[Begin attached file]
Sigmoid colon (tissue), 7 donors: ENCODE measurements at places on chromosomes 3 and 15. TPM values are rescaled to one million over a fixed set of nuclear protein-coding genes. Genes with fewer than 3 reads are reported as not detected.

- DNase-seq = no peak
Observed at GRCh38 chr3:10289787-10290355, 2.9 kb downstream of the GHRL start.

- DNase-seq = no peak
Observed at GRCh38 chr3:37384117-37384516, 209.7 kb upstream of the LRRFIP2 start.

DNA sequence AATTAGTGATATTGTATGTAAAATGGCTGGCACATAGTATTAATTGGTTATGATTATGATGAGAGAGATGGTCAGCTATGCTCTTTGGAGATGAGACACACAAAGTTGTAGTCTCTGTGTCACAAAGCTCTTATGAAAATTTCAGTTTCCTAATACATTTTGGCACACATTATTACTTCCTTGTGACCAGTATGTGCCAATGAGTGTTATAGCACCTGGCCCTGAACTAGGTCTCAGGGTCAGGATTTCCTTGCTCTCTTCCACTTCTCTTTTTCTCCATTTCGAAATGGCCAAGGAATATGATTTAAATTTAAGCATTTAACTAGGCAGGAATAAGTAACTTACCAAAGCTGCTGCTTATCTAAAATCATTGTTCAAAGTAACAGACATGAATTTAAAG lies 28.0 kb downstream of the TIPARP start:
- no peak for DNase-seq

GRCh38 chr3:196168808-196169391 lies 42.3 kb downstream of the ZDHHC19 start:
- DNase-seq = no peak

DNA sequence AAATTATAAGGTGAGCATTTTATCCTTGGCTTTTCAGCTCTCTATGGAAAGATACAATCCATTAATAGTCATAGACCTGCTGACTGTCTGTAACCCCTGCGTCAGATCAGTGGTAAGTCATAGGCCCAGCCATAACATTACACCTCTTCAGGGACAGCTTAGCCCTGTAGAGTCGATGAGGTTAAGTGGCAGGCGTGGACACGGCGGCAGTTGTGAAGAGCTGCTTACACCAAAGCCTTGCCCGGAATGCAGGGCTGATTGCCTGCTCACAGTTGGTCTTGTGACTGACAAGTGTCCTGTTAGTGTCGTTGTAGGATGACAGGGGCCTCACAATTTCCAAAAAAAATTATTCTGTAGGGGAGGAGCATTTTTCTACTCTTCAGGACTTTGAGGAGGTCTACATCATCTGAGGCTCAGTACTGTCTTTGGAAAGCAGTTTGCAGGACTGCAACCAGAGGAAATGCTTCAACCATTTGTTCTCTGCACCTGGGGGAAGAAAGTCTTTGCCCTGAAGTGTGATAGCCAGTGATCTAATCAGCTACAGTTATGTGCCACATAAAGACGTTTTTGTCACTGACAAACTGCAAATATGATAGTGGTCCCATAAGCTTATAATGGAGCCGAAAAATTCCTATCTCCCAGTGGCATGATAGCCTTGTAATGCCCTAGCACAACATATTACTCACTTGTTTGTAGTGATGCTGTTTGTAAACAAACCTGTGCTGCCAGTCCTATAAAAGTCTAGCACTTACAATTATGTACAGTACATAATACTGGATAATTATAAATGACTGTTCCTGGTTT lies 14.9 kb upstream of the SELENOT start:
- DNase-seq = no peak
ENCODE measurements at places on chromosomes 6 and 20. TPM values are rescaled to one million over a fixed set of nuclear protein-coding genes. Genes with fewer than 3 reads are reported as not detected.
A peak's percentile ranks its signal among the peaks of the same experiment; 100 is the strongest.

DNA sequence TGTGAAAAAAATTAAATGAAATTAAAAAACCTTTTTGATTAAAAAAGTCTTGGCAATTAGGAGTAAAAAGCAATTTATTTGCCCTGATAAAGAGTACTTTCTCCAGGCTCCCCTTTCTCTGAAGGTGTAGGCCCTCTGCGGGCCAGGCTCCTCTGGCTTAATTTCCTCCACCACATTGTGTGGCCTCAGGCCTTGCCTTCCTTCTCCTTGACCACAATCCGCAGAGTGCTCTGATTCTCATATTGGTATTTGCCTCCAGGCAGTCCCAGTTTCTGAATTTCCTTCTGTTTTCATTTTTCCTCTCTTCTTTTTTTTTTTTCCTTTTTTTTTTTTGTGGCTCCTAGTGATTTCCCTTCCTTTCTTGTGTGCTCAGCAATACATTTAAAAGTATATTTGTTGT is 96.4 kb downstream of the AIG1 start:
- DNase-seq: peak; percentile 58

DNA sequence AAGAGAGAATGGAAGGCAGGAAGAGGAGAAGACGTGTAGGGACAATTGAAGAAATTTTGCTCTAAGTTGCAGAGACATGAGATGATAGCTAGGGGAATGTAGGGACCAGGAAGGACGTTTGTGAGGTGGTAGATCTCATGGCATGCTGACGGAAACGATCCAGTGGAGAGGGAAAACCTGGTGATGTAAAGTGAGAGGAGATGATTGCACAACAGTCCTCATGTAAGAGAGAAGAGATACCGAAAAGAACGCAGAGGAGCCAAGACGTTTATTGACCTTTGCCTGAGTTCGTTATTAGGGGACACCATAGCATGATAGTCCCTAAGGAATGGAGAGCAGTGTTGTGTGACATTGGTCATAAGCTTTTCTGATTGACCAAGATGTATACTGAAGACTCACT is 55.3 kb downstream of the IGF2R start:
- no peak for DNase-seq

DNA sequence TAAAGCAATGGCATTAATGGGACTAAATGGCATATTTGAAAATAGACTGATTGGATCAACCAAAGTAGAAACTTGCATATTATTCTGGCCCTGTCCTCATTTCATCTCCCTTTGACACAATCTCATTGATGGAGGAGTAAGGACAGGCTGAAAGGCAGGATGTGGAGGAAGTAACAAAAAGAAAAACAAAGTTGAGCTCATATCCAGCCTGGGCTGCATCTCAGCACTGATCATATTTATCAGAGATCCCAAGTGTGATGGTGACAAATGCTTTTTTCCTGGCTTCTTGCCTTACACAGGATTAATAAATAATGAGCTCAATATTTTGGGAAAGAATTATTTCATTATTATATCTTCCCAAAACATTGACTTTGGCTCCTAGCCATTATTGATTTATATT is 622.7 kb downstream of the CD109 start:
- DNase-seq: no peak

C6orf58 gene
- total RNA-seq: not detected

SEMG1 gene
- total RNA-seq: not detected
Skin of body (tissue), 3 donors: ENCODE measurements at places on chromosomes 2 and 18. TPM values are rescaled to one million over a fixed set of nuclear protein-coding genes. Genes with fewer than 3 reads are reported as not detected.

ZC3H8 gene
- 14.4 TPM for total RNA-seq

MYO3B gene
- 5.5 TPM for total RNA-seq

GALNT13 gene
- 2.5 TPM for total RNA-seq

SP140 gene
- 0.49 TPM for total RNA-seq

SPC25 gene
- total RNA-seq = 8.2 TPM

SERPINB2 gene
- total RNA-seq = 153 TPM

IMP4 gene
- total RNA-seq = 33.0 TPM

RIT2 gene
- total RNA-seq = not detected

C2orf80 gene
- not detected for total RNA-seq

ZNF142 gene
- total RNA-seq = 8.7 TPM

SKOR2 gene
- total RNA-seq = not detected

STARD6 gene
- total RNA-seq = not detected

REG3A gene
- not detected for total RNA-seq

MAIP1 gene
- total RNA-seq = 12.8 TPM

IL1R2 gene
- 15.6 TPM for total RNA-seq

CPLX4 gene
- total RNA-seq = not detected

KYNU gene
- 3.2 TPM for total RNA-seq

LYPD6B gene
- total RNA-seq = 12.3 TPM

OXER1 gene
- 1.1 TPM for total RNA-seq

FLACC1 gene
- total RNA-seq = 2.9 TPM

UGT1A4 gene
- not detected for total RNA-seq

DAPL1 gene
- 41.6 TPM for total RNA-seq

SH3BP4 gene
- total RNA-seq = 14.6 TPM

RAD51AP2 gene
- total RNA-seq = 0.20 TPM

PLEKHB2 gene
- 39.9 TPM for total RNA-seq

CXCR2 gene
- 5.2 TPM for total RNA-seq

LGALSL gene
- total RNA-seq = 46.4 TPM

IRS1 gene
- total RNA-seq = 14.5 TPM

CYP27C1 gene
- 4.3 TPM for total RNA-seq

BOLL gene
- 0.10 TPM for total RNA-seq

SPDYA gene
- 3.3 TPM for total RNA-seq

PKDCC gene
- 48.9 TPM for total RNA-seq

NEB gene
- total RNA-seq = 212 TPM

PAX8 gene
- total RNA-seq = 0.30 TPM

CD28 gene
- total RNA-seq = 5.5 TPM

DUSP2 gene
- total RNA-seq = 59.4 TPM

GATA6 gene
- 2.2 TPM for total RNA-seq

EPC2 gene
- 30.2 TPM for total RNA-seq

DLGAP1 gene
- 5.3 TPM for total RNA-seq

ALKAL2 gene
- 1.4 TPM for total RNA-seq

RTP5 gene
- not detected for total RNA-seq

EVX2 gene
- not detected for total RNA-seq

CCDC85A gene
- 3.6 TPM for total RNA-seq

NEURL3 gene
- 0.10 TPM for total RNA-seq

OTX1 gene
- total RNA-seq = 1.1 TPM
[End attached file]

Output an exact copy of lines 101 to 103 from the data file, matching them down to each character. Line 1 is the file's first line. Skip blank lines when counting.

DLGAP1 gene
- 5.3 TPM for total RNA-seq

ALKAL2 gene